2021 has been the year of the musical. Whether it was Encanto, Vivo, tick…tick…BOOM, Annette, Cyrano, West Side Story, and many more, audiences have experienced a resurgence of the once staple genre of Hollywood. But for many, including myself, the musical that still stands out over the rest this year came out during the summer, Warner Bros’ In the Heights.
Based on the Broadway hit musical created by Lin-Manuel Miranda, the film is set over the course of a couple of days in the mostly Latinx based neighborhood of Washington Heights, where people are navigating the modern world and fight to obtain their sueñitos, their little dreams that will change their lives forever. With this, we many follow Usnavi, played by recent Golden Globe nominee Anthony Ramos, is saving enough money to go back to his home in the Dominican Republic and start fresh. But leaving isn’t easy when the community he is in, surrounded by family and friends, rely on him to move forward as much as he needs them.
With awe-inspiring choreography, impeccable performances by this talented ensemble, and lavish cinematography by Alice Brooks, In the Heights provides wonder not found in many modern musicals today. In large part, this has to do with the direction of Jon M. Chu, whose vibrant energy and passion for musicals comes through in almost every moment we see in the film. Chu, known for starting his career making dance movies with Step Up 2: The Streets and Step Up 3D, followed by blockbuster sequels with G.I Joe: Retaliation and Now You See Me 2, he found his biggest success in the 2018 worldwide smash hit, Crazy Rich Asians. With that film he not only made the highest grossing romantic comedy of the 2010s, but landed major awards nominations including a SAG Ensemble, thus making a commercial, celebrated film that all audiences can enjoy while given a vehicle for Asian actors to be seen by audiences in a light that they hadn’t been seen since The Joy Luck Club. Therefore, when it was announced he was attached to In the Heights, it made all sense in the world that he would carry his sincere, detailed approach over to this mostly Latinx, yet universal story.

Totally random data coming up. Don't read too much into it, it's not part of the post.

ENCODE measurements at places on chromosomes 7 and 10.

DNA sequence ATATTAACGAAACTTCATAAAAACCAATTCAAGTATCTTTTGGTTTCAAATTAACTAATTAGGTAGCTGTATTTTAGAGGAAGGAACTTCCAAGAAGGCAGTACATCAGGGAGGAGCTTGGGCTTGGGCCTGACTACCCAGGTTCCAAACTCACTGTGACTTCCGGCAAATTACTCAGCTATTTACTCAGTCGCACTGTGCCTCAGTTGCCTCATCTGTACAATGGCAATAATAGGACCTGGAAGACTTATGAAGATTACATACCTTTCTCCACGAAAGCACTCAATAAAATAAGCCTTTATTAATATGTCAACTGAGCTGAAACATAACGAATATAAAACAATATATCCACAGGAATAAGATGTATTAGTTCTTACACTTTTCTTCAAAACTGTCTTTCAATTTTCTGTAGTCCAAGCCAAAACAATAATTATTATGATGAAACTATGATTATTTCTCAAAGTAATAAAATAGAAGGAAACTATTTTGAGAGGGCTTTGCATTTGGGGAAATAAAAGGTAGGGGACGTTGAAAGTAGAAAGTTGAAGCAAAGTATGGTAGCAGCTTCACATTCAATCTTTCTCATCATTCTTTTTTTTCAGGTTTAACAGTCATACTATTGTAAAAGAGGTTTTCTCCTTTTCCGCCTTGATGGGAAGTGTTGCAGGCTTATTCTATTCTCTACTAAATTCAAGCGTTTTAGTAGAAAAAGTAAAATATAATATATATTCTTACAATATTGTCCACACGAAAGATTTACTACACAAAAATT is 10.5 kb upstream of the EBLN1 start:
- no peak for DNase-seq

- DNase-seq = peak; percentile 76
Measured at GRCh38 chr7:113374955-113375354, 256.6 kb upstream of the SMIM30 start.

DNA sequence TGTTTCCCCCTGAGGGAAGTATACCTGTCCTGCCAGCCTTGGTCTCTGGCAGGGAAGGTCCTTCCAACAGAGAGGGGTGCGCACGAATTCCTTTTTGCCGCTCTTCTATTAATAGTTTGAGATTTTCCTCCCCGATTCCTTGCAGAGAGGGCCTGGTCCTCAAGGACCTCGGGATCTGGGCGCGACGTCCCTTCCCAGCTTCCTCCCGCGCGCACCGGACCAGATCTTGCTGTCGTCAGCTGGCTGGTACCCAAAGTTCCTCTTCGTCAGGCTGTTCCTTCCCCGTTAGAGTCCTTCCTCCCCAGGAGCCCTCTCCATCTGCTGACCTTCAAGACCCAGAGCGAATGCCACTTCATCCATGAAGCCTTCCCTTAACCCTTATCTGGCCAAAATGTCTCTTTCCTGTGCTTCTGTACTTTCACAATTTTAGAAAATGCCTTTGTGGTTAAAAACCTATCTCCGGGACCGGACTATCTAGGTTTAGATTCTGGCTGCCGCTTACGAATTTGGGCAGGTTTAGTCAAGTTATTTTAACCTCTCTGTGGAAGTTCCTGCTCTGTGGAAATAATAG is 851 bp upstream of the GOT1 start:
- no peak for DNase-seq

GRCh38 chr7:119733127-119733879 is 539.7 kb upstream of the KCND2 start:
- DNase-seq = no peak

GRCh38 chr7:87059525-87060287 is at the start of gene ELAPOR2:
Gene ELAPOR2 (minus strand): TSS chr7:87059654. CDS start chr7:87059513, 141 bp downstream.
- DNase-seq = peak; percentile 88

In a recent conversation with Chu, I talked to him about his passion for the project, his love of the genre, what he carried from making the film’s extravagant musical numbers like “96000,” and what he has learned, good and bad, from his experience post the film’s release. With his schedule getting bigger by the day as he starts preparations adaptation of the film version of the monumental musical sensation, Wicked, it was nice to sit down and speak with Mr. Chu about his process and passion to tell diverse stories. His affection for this world and time with Miranda, Ramos, the rest of the cast, and crew still shows in how he speaks, displaying the same feeling the audience has when watching his film, that of an unforgettable experience.
In the Heights is available to stream on HBO Max, as well as to own or rent on Blu-ray and all VOD platforms.